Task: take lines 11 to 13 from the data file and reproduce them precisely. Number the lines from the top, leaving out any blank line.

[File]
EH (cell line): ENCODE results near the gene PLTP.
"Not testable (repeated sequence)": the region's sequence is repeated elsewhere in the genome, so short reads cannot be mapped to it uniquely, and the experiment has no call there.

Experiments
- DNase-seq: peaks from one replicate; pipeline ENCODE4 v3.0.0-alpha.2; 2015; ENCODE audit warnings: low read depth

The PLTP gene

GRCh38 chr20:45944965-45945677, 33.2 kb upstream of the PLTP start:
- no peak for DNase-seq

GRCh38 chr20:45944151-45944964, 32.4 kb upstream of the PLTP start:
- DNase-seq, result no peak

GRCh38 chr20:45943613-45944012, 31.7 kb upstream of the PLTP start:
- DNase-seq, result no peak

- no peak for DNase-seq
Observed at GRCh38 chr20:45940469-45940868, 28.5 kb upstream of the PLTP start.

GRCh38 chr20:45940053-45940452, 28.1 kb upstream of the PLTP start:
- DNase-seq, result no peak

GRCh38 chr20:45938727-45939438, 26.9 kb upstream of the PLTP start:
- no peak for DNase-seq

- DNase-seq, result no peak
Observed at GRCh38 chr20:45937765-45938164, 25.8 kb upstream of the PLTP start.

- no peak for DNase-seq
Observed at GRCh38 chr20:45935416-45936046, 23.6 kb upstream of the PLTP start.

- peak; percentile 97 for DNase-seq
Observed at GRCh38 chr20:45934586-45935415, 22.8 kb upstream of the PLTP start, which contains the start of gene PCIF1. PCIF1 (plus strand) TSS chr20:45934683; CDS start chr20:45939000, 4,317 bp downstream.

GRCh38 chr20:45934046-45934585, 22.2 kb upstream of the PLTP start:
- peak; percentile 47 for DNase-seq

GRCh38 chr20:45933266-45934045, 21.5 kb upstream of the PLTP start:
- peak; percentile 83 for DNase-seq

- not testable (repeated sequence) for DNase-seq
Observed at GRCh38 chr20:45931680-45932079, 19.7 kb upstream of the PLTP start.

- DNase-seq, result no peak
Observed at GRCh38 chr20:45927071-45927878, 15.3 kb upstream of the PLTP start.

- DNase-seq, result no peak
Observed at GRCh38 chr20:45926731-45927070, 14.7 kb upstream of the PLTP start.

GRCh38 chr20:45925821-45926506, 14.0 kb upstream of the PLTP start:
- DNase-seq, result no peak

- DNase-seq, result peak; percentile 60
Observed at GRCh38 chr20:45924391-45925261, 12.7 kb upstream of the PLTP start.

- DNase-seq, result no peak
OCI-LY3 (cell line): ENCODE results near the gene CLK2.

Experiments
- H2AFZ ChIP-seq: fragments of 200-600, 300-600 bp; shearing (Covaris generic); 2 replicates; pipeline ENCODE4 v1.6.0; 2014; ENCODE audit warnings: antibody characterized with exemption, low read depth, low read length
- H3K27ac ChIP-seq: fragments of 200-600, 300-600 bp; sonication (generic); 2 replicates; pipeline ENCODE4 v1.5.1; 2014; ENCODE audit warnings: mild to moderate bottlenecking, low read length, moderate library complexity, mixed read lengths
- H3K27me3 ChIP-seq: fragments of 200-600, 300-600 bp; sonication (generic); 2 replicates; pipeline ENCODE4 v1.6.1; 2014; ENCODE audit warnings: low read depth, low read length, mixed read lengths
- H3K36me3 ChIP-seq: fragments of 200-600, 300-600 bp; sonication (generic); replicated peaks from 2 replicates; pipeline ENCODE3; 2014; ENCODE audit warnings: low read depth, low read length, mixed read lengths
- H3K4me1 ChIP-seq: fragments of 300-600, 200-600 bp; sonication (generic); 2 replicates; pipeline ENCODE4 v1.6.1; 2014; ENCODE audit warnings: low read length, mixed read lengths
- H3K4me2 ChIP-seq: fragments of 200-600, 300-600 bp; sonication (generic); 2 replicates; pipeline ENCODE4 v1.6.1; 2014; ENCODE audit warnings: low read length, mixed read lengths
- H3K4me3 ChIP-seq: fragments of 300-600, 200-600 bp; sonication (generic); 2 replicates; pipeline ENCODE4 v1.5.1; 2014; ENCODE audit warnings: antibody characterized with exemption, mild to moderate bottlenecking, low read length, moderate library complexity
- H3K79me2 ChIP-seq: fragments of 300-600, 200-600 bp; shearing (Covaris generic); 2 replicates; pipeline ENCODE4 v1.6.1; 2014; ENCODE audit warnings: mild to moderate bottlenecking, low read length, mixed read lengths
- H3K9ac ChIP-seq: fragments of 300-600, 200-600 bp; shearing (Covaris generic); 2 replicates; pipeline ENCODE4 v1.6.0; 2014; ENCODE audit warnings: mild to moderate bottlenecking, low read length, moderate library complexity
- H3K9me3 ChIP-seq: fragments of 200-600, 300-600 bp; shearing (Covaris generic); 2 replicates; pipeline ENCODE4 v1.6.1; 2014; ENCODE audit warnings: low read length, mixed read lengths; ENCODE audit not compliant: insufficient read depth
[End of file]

- DNase-seq, result no peak

- no peak for DNase-seq
Observed at GRCh38 chr20:45940469-45940868, 28.5 kb upstream of the PLTP start.